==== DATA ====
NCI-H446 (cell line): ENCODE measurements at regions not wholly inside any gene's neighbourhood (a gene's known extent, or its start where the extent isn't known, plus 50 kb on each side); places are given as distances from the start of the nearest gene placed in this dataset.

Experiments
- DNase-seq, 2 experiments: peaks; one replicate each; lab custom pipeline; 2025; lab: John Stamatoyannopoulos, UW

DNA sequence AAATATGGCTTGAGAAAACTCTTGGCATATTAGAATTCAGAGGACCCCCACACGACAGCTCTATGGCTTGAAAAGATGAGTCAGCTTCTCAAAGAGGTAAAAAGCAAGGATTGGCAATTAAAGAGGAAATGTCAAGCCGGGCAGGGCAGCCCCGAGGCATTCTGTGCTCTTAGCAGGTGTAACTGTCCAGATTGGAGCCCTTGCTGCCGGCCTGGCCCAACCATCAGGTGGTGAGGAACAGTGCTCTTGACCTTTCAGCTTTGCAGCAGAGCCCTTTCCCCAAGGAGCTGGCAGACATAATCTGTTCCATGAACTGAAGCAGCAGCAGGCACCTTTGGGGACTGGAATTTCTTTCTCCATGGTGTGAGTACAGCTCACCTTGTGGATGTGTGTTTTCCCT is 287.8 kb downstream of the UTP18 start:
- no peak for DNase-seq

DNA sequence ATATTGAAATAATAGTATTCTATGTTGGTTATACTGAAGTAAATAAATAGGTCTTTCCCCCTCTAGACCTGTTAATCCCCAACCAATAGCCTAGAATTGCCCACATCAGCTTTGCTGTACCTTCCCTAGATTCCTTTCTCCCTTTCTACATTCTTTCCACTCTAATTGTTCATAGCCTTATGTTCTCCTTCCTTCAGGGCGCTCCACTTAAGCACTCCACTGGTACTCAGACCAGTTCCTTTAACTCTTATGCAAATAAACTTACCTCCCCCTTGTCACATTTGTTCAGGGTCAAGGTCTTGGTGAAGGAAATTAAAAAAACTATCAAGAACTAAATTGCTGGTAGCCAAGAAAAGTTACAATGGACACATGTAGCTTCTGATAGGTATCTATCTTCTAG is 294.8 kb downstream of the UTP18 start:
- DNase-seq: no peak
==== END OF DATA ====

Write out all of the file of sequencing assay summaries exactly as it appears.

NCI-H446 (cell line): ENCODE measurements at regions not wholly inside any gene's neighbourhood (a gene's known extent, or its start where the extent isn't known, plus 50 kb on each side); places are given as distances from the start of the nearest gene placed in this dataset.

Experiments
- DNase-seq, 2 experiments: peaks; one replicate each; lab custom pipeline; 2025; lab: John Stamatoyannopoulos, UW

DNA sequence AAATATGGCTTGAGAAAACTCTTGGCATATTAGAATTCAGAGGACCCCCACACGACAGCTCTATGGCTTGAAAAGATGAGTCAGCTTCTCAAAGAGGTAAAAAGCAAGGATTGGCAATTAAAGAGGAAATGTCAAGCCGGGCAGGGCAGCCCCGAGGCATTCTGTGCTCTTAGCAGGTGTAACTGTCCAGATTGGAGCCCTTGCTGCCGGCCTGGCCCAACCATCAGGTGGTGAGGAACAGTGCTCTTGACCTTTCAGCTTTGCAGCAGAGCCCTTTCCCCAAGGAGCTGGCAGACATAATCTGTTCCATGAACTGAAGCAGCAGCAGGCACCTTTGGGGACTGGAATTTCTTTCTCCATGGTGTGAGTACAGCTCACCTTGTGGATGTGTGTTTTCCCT is 287.8 kb downstream of the UTP18 start:
- no peak for DNase-seq

DNA sequence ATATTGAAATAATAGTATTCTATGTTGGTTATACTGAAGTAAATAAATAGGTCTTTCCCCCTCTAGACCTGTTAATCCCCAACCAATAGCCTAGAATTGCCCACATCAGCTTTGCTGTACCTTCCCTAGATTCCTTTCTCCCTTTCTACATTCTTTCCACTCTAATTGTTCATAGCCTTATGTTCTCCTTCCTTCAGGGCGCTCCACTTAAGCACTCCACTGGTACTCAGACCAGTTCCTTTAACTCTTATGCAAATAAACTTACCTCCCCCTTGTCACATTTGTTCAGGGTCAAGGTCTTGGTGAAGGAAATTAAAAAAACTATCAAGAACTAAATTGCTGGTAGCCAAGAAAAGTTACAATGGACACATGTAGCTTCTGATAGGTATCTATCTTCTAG is 294.8 kb downstream of the UTP18 start:
- DNase-seq: no peak